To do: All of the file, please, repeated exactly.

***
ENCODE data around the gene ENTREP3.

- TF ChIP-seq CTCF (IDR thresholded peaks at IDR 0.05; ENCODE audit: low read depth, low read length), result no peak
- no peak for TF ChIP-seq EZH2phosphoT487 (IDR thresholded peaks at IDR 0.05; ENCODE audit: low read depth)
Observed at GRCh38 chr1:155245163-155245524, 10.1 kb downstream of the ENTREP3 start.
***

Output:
ENCODE data around the gene ENTREP3.

- TF ChIP-seq CTCF (IDR thresholded peaks at IDR 0.05; ENCODE audit: low read depth, low read length), result no peak
- no peak for TF ChIP-seq EZH2phosphoT487 (IDR thresholded peaks at IDR 0.05; ENCODE audit: low read depth)
Observed at GRCh38 chr1:155245163-155245524, 10.1 kb downstream of the ENTREP3 start.